Persistent Link:
http://hdl.handle.net/10150/194249
Title:
Adolescent Sleep: Patterns, Perceptions and Coping Behaviors
Author:
Orzech, Kathryn
Issue Date:
2010
Publisher:
The University of Arizona.
Rights:
Copyright © is held by the author. Digital access to this material is made possible by the University Libraries, University of Arizona. Further transmission, reproduction or presentation (such as public display or performance) of protected items is prohibited except with permission of the author.
Abstract:
Sleep matters for adolescents. It matters for physical and mental health, for success in the classroom and in extracurricular activities, for safety while driving and for protection against potential future psychological problems and substance abuse. Although the recommended nightly amount of sleep for adolescents is over nine hours, many factors interact to preclude teens from getting the sleep they need. This study uses a biocultural, multi-method approach to examine how biological, cultural, and environmental factors interact to affect adolescent sleep behavior in a cohort of 50 high school freshmen in the United States. High school is a place where adolescents learn social and academic skills that will carry them into adult life, but it also provides a space where they are socialized into "how to sleep." By exploring sleep and related behaviors, including ways to cope with inadequate sleep, in a group of teens who were 14 or 15 years old and evenly divided between White and Hispanic and male and female participants, this research explores how sleep is embedded within webs of individual, household-level, school-specific and societal factors. Beyond examining how advice about sleep and teens' experience of sleep behavior is internalized and embodied by adolescents, special attention is paid to the relationships between personal technology use and sleep, and also to the relationships among sleep and food and caffeine intake.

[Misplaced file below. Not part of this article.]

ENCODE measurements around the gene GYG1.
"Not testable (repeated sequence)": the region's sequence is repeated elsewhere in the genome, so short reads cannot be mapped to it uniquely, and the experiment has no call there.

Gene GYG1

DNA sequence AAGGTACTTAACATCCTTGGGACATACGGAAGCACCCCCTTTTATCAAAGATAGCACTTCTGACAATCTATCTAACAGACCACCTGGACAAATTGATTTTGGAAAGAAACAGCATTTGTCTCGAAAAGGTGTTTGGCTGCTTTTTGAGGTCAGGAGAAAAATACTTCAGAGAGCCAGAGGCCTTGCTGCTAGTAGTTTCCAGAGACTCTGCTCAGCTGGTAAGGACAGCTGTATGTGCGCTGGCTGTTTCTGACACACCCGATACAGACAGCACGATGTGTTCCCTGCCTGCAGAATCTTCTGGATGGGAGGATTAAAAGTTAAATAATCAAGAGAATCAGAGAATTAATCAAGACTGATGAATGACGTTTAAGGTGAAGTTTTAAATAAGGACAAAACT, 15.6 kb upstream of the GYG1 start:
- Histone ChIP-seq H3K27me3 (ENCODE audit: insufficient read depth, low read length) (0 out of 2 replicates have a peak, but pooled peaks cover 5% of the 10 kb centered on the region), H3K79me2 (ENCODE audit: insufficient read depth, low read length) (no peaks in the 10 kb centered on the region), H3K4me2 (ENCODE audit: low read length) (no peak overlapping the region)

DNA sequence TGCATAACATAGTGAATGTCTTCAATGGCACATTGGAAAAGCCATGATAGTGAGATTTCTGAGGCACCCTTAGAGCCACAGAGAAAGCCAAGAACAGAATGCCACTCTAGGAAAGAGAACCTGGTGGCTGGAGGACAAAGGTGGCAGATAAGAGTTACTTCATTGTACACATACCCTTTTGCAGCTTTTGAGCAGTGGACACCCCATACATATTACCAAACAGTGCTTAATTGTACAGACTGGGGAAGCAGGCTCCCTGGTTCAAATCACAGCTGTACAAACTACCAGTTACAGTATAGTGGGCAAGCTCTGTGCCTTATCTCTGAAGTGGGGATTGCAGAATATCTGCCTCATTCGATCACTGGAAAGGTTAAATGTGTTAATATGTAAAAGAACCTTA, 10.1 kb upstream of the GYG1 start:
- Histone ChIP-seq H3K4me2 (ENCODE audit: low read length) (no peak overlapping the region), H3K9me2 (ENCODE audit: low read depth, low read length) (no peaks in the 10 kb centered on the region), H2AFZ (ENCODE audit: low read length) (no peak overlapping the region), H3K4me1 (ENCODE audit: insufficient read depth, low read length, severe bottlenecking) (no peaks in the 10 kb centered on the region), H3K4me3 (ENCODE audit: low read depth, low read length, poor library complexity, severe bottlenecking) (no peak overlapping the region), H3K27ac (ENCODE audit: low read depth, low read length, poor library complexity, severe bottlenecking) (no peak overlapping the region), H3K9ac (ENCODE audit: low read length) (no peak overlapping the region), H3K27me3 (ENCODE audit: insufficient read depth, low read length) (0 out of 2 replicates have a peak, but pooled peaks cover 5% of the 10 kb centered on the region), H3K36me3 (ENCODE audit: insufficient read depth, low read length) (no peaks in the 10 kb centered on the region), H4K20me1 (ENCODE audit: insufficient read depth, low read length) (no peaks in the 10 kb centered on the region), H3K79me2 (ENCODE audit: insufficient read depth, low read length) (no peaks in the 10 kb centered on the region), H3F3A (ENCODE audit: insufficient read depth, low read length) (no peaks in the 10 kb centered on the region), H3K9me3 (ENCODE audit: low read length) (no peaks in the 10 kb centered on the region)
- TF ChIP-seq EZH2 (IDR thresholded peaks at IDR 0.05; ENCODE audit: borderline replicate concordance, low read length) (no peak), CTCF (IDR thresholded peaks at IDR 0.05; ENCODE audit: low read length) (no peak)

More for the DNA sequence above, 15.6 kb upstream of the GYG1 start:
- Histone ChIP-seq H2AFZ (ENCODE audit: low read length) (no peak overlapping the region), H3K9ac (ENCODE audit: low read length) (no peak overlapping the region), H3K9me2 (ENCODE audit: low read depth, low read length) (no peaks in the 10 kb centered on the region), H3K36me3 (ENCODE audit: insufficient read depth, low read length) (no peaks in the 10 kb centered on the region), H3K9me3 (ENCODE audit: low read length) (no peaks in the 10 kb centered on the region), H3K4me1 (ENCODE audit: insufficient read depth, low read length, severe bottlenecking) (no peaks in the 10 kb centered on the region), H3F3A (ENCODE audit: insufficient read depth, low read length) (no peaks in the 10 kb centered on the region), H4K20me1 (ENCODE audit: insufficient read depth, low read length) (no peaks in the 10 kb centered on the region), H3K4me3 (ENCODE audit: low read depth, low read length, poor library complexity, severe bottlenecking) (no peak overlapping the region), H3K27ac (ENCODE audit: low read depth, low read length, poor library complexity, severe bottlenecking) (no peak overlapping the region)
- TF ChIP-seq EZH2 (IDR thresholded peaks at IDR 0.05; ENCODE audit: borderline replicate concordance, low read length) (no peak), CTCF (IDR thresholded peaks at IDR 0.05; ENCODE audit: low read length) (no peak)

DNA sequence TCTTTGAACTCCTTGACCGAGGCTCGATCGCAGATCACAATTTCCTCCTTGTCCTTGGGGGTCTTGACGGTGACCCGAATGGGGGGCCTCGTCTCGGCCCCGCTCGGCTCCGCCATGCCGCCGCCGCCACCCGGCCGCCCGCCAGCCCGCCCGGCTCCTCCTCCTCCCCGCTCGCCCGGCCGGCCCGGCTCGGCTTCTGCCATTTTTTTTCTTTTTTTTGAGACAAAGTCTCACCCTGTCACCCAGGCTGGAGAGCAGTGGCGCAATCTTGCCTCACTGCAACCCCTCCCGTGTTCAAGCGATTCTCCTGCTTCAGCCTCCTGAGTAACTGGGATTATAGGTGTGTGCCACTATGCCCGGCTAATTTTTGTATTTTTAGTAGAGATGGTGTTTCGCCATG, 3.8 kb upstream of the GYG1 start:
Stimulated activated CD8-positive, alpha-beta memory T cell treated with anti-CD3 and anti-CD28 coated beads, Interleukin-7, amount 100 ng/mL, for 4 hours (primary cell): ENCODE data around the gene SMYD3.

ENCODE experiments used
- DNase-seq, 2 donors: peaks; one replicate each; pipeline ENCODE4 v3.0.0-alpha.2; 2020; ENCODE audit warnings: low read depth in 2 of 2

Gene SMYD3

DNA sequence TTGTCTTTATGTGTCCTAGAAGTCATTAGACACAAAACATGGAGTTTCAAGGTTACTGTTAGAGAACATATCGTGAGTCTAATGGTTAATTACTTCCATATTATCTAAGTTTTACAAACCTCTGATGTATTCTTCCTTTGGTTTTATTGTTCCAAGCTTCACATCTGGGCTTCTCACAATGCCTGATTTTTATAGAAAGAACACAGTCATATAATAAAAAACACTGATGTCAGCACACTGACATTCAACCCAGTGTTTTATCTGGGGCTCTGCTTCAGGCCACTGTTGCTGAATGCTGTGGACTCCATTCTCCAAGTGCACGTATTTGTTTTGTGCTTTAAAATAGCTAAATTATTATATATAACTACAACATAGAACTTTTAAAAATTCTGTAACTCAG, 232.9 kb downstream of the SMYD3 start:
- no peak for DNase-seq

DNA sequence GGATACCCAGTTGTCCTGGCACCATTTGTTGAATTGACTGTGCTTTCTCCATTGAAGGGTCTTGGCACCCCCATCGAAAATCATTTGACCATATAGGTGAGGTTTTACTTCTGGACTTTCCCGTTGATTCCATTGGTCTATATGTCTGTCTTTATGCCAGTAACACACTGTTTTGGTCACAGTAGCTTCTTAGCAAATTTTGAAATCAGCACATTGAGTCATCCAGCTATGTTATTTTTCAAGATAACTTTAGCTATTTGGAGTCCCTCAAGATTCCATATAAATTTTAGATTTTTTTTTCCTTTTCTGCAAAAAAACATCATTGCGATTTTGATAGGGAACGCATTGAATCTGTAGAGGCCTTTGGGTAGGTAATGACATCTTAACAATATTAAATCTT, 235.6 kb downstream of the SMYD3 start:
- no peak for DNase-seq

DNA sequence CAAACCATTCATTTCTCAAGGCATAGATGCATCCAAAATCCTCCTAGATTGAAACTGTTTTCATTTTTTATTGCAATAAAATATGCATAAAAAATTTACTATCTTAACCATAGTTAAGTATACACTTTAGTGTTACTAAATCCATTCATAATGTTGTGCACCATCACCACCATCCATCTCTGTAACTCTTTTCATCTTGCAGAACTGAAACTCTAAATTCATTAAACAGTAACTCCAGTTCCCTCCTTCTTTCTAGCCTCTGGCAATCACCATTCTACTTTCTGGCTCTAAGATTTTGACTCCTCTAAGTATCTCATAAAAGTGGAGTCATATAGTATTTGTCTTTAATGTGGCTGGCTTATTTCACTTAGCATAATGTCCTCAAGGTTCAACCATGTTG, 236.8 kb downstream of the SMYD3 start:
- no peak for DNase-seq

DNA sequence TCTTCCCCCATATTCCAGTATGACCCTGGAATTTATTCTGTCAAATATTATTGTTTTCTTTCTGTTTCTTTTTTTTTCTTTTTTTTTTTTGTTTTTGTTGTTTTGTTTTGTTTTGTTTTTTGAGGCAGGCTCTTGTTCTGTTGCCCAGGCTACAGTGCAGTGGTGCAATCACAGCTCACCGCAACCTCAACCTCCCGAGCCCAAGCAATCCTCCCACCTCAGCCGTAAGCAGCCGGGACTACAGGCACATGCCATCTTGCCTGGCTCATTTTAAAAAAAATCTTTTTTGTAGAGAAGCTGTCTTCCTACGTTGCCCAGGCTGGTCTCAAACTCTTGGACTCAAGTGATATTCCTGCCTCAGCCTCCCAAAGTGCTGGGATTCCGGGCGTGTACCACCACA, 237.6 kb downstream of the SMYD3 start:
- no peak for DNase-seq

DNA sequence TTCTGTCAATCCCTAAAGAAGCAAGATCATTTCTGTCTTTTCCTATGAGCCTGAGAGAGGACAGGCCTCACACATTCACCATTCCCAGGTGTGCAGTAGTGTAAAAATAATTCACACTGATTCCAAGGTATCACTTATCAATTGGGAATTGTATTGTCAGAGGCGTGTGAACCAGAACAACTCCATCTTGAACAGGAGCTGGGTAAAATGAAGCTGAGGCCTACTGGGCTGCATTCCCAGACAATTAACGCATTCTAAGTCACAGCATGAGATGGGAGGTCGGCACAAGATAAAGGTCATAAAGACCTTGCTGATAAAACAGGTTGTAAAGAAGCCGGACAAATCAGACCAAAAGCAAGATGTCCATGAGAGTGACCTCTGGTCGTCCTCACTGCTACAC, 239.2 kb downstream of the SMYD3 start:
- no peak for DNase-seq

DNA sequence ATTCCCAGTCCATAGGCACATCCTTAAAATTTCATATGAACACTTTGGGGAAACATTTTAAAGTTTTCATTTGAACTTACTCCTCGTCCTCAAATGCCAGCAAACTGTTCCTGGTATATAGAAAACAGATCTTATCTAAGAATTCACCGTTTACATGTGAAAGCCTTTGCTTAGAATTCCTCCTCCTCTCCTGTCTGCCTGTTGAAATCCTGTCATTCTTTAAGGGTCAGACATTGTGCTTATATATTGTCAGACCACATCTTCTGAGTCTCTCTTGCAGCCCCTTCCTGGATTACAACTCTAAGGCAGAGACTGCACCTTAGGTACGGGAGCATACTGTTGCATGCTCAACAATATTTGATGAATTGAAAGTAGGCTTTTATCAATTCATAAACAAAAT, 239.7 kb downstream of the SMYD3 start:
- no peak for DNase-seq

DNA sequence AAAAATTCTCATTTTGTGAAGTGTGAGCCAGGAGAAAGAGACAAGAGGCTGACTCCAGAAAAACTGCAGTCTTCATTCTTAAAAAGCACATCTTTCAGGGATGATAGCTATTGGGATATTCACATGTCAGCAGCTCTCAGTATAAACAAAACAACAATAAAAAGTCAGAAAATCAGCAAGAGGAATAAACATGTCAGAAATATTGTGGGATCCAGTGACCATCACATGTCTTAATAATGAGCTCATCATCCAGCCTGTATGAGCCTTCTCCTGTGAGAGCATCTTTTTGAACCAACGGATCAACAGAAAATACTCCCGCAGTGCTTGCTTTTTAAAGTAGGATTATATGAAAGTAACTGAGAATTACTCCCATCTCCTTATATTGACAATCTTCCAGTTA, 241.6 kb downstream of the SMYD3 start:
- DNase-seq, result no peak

Type:
text; Electronic Dissertation
Keywords:
adolescent; biocultural; coping; ethnography; sleep
Degree Name:
Ph.D.
Degree Level:
doctoral
Degree Program:
Anthropology; Graduate College
Degree Grantor:
University of Arizona
Committee Chair:
Nichter, Mimi

Full metadata record

DC FieldValue Language
dc.language.isoENen_US
dc.titleAdolescent Sleep: Patterns, Perceptions and Coping Behaviorsen_US
dc.creatorOrzech, Kathrynen_US
dc.contributor.authorOrzech, Kathrynen_US
dc.date.issued2010en_US
dc.publisherThe University of Arizona.en_US
dc.rightsCopyright © is held by the author. Digital access to this material is made possible by the University Libraries, University of Arizona. Further transmission, reproduction or presentation (such as public display or performance) of protected items is prohibited except with permission of the author.en_US
dc.description.abstractSleep matters for adolescents. It matters for physical and mental health, for success in the classroom and in extracurricular activities, for safety while driving and for protection against potential future psychological problems and substance abuse. Although the recommended nightly amount of sleep for adolescents is over nine hours, many factors interact to preclude teens from getting the sleep they need. This study uses a biocultural, multi-method approach to examine how biological, cultural, and environmental factors interact to affect adolescent sleep behavior in a cohort of 50 high school freshmen in the United States. High school is a place where adolescents learn social and academic skills that will carry them into adult life, but it also provides a space where they are socialized into "how to sleep." By exploring sleep and related behaviors, including ways to cope with inadequate sleep, in a group of teens who were 14 or 15 years old and evenly divided between White and Hispanic and male and female participants, this research explores how sleep is embedded within webs of individual, household-level, school-specific and societal factors. Beyond examining how advice about sleep and teens' experience of sleep behavior is internalized and embodied by adolescents, special attention is paid to the relationships between personal technology use and sleep, and also to the relationships among sleep and food and caffeine intake.en_US
dc.typetexten_US
dc.typeElectronic Dissertationen_US
dc.subjectadolescenten_US
dc.subjectbioculturalen_US
dc.subjectcopingen_US
dc.subjectethnographyen_US
dc.subjectsleepen_US
thesis.degree.namePh.D.en_US
thesis.degree.leveldoctoralen_US
thesis.degree.disciplineAnthropologyen_US
thesis.degree.disciplineGraduate Collegeen_US
thesis.degree.grantorUniversity of Arizonaen_US
dc.contributor.chairNichter, Mimien_US
dc.contributor.committeememberNichter, Marken_US
dc.contributor.committeememberPike, Ivy L.en_US
dc.identifier.proquest11081en_US
dc.identifier.oclc659755019en_US
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